artist's studio lable affixed to the reverse
Johann Carl Christian Fischer (1733 – 29 April 1800) was a German composer and oboist, one of the best-known oboe soloists in Europe during the 1770s Employed as a music copyist and theatre director for the Duke of Mecklenburg-Schwerin at Ludwigslust, Fischer is now credited with the unique Symphony with Eight Obbligato Timpani, formerly attributed to Johann Wilhelm Hertel, court composer at Schwerin. He spent some time in Dresden, but left after the Prussian occupation in the Seven Years' War for extensive concertizing tours, ending in London, where he was active as a performer, composer, and a teacher, and introduced the Continental narrow-bore model of oboe that replaced the bright and penetrating straight-topped English type.In London Fischer joined the largely German "Queen's Band" of George III's German Queen, Charlotte of Mecklenburg-Strelitz. Fischer published several teaching manuals for the oboe, with varying titles: The Compleat Tutor for the Hautboy (ca 1770), New and Complete Instructions for the Oboe or Hoboy (ca 1780) and The Hoboy Preceptor (1800). Among his students was composer and oboist Charles J. Suck. An etching/aquatint A Sunday concert by Charles Loraine Smith, published 4 June 1782, shows a distinguished musical group gathered round a harpsichord, with Fischer and Charles Burney among them. Mozart composed a set of Twelve Variations in C on a Menuett of Johann Christian Fischer (K.179 [189a]).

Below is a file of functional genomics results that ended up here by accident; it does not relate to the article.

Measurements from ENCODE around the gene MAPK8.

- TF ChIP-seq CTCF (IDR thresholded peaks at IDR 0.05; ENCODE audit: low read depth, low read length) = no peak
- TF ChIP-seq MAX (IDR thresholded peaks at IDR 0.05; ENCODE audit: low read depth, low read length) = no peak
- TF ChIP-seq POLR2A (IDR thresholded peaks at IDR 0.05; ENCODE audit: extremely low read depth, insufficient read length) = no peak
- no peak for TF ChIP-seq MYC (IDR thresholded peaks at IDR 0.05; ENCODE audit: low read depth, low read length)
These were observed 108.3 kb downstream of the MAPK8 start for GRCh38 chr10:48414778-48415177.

John Raphael Smith was apprenticed to a linen-draper in Derby, and afterwards pursued the same business in London, adding to his income by producing miniatures. He then turned to engraving and executed his plate of the "Public Ledger," which had great popularity, and was followed by his mezzotints of "Edwin the Minstrel" (a portrait of Thomas Haden) and Indian Widow, after Wright of Derby, and "Mercury Inventing the Lyre," after Barry. He reproduced some forty works of Reynolds, some of which ranked among the masterpieces of mezzotint, and he was appointed engraver to the Prince of Wales. Adding to his artistic pursuits an extensive connexion as a print-dealer and publisher, he would soon have acquired wealth had it not been for his dissipated habits. He was a boon companion of George Morland, whose figure-pieces he excellently mezzotinted. Smith was the teacher of J. M. W. Turner. His registered pupils were William Hilton, Charles Howard Hodges, Christiaan Josi, Samuel William Reynolds, James and William Ward (engraver), and Peter de Wint. In 1778 Smith was commissioned to complete a mezzotint engraving by John Milnes following his purchase of a painting and all known engravings of the work of Joseph Wright of Derby. The painting was called The Captive and the engraving was used to make just twenty impressions before it was destroyed. One of these rare engravings is in Smith's home town at the Derby Museum and Art Gallery. He painted subject-pictures such as the "Unsuspecting Maid," "Inattention" and the "Moralist," exhibiting in the Royal Academy from 1779 to 1790. Upon the decline of his business as a printseller he made a tour through the north and midland counties of England, producing much hasty and indifferent work, and settled in Doncaster. The artistic merit of the sculptor Francis Legatt Chantrey was spotted by Smith, who gave him lessons in painting. Chantry later did a bust of Smith in appreciation and there is a painting of Chantry by Smith. Smith died in Doncaster. As a mezzotint engraver Smith occupies the very highest rank. His prints are delicate, excellent in drawing and finely expressive of colour. His small full-lengths in crayons and his portraits of Fox, Horne Tooke, Sir Francis Burdett and the group of the duke of Devonshire and family support his claims as a successful draughtsman and painter. He had a very thorough knowledge of the principles and history of art, and was a brilliant conversationalist.